Warsaw’s varied modern architecture is a testament to the turbulent history Poland’s capital has endured. It is a city shaped by the various “–isms” of the twentieth century.
During the Second World War it was almost completely destroyed during two uprisings, leaving a landscape of rubble for the post-war authorities to build on. On a European scale, almost no other large city was destroyed to the extent of Warsaw and this meant that newer architectural styles and concepts could be implemented. In contrast, the amount of war damage incurred by Dublin is almost non-existent, and therefore Ireland’s capital is relatively untouched and a ‘short’ city by comparison. While Dublin may have such notable yet rare set pieces as Liberty Hall, Warsaw is host to many modern towers. This is an important distinction as the scale of the buildings and how congested they are play a large part in how one experiences a city on a daily basis.
The key difference between the two cities is in urban design. Dublin is relatively congested and is styled as a ‘city of villages’. To an extent this is a fair depiction as housing estates are abundant, yet high density apartment blocks are a more recent development. This is in marked contrast to Warsaw where modernist planning put the car first, resulting in highways right through the city centre. Districts appear as isles of housing and blocks connected to each other and it is not a pedestrian-friendly environment. Dublin has tight networks of family housing, Warsaw is more of an archipelago of buildings. In part this is dictated by geography but the conscious planning decisions of the post-war period play the larger part. Ultimately, Warsaw serves as a case study of how varying ideas on architecture and urban planning shaped cities in the past sixty years.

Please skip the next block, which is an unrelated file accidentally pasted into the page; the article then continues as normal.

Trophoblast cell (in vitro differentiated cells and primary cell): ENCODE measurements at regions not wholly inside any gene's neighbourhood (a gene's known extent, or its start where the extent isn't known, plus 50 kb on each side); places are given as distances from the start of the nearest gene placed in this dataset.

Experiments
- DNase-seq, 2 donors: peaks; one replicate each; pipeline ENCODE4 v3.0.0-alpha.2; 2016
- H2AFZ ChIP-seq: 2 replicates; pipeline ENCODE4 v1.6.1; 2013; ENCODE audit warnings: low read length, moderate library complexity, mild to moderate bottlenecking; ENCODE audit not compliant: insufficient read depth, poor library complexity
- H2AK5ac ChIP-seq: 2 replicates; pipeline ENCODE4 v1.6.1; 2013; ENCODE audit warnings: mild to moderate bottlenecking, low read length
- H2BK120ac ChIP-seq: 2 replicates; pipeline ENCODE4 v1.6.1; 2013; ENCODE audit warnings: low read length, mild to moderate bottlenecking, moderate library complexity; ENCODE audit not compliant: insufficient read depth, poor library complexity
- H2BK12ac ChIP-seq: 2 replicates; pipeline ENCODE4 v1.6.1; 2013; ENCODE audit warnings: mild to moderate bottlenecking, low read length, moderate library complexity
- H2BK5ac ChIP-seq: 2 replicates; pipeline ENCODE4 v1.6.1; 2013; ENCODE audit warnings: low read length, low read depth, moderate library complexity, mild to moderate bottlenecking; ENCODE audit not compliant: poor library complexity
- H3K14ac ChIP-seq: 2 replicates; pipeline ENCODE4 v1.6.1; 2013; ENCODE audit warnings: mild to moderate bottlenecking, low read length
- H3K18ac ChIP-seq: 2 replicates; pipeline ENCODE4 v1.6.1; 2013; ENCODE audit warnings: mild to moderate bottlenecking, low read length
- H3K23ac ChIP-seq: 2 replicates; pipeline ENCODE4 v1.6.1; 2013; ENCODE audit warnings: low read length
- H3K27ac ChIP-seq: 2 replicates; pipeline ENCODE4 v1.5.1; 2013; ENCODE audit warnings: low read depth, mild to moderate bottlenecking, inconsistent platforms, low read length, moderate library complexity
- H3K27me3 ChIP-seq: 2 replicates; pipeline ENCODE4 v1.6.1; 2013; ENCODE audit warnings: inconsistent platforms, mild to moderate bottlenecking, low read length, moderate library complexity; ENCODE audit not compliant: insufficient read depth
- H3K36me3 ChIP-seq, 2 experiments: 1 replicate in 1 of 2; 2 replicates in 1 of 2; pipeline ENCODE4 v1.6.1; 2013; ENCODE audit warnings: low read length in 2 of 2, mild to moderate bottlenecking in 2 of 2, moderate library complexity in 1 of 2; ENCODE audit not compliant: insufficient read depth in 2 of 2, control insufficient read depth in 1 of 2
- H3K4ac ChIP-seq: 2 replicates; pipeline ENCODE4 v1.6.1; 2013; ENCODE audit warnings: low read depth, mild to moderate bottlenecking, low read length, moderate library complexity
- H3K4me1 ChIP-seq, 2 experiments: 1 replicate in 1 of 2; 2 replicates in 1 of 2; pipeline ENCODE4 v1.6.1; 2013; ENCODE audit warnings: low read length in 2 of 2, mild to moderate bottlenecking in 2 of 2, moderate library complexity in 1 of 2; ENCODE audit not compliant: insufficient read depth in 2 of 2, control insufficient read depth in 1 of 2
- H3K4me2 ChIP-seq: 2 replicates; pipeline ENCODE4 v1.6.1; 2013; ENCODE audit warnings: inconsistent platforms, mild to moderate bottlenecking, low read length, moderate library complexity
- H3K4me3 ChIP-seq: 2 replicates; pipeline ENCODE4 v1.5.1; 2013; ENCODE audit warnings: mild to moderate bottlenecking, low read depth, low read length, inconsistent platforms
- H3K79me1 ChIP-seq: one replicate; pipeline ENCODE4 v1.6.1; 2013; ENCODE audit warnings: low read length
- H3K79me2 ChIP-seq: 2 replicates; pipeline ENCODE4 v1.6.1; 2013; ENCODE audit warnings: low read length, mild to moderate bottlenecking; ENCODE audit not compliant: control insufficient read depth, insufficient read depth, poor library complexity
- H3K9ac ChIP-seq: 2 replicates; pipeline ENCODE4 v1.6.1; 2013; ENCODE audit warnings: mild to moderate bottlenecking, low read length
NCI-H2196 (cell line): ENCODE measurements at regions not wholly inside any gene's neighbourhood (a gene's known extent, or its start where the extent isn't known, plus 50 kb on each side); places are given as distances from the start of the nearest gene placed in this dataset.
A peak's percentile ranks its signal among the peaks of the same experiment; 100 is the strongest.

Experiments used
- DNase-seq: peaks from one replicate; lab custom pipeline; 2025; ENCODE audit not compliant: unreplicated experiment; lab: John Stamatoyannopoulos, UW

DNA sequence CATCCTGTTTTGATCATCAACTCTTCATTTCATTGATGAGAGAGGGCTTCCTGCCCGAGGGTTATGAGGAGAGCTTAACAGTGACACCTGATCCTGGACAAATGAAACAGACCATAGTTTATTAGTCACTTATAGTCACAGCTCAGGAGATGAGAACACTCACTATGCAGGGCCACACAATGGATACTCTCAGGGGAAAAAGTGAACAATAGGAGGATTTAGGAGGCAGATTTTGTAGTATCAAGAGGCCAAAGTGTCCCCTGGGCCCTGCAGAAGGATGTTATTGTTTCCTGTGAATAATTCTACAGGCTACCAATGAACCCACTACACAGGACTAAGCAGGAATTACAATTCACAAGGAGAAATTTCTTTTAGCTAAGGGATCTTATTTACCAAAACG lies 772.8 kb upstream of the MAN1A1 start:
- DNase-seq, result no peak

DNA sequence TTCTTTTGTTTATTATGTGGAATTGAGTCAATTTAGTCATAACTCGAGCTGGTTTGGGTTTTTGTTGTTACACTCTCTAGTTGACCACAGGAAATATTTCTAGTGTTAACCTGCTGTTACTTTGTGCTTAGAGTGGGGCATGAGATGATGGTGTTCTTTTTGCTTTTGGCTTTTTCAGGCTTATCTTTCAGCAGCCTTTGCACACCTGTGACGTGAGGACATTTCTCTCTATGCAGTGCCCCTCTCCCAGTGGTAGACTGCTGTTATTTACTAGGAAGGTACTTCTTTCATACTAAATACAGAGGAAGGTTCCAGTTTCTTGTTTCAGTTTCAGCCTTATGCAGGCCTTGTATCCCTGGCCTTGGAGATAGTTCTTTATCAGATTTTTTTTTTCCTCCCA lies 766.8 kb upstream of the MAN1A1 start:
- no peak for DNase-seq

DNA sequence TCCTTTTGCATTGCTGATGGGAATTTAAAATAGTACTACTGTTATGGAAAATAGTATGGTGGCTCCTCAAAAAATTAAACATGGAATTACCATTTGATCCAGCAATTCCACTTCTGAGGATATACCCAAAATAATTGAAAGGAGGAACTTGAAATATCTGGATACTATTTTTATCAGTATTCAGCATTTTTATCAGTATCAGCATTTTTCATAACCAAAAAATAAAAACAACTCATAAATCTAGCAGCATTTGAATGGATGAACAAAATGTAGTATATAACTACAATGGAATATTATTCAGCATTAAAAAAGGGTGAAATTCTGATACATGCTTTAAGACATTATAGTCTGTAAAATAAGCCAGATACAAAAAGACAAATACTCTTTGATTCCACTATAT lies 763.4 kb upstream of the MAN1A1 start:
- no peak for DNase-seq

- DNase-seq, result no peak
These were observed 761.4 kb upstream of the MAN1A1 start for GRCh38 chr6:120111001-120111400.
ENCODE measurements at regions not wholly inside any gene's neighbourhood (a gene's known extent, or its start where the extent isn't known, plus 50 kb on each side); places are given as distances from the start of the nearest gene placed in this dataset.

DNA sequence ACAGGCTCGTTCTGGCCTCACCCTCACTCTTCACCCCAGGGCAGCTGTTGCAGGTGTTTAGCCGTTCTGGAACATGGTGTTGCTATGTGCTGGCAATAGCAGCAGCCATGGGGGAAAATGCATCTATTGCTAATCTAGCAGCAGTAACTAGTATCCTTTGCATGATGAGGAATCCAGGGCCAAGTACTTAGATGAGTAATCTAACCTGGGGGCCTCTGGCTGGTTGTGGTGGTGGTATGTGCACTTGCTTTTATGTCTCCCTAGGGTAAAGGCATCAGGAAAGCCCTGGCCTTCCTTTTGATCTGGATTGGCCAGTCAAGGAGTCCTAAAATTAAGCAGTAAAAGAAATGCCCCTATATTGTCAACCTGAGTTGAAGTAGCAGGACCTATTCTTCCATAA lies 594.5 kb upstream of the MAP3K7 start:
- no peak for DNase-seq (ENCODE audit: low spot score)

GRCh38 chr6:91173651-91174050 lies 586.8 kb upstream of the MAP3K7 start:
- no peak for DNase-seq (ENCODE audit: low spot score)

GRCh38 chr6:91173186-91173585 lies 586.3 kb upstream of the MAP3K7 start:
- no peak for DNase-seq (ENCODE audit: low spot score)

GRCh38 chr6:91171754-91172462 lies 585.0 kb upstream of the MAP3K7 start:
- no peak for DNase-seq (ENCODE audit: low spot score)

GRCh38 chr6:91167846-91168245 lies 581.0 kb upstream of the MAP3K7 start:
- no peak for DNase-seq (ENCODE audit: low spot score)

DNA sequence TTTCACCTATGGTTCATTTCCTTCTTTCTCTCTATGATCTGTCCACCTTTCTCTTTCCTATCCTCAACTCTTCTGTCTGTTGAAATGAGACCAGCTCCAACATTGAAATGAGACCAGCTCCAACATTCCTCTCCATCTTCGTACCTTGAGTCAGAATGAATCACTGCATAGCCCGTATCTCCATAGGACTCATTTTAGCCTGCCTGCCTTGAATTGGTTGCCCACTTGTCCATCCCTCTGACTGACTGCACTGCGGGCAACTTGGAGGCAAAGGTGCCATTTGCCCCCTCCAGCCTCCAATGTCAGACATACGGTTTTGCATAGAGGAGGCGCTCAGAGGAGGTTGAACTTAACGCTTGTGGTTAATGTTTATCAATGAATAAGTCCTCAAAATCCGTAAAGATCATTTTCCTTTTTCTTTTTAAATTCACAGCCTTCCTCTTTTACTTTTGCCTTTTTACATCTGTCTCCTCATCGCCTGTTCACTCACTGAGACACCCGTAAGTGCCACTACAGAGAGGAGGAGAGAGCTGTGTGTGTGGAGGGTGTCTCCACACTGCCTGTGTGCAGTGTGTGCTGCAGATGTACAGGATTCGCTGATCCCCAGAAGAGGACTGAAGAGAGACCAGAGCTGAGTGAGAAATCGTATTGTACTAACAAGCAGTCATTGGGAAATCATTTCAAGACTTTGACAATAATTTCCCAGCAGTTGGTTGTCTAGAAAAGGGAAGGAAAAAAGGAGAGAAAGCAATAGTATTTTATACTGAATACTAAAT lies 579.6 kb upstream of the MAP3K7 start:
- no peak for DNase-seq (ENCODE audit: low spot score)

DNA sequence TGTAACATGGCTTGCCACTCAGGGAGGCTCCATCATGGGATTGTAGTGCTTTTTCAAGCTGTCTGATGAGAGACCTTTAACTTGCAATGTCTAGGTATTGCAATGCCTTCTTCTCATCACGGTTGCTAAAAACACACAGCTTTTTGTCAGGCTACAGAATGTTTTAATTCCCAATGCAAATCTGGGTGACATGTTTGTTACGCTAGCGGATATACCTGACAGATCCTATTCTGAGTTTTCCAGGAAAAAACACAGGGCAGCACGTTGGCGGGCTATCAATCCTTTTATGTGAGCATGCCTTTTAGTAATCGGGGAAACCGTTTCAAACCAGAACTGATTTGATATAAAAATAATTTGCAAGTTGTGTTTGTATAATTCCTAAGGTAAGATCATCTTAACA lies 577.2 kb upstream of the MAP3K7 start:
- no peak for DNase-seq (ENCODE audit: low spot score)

In the immediate post-war period socialist realism prevailed. Socialist realism, a very grandiose style of architecture, focused on monumentality whilst at the same time maintaining classical features. This style is seen in abundance in Moscow where notable examples include the ‘Seven Sisters’ and the illustrious Metro stations. In many cases it is a twist on classical themes such as mosaics, obelisks and statues, featuring socialist ‘worker’ depictions. In Warsaw, Stalin’s largest post-war influence on the city skyline was the decision to erect the massive Palace of Science and Culture, a behemoth that dominates the city to this very day, with a vast amount of empty space around the building that would come to symbolize the communist planning mind-set. The building is reminiscent of American skyscrapers from the thirties whilst also drawing on classic Polish architecture. The MDM complex in the southern city-centre is another good example of this style, with large classicizing buildings and wide boulevards. Finally, the Ministry of Agriculture building is a prime example of the classicizing aspect of socialist realism, with a large colonnade. Socialist realism, with its classicizing references, stood in contrast to the growing popularity of the modern, abstract form in Western art and architecture – Corbusier was developing his ‘Unité d’habitation’ in Marseille at the time and in Dublin the Busáras is an infamous symbol of that modern style.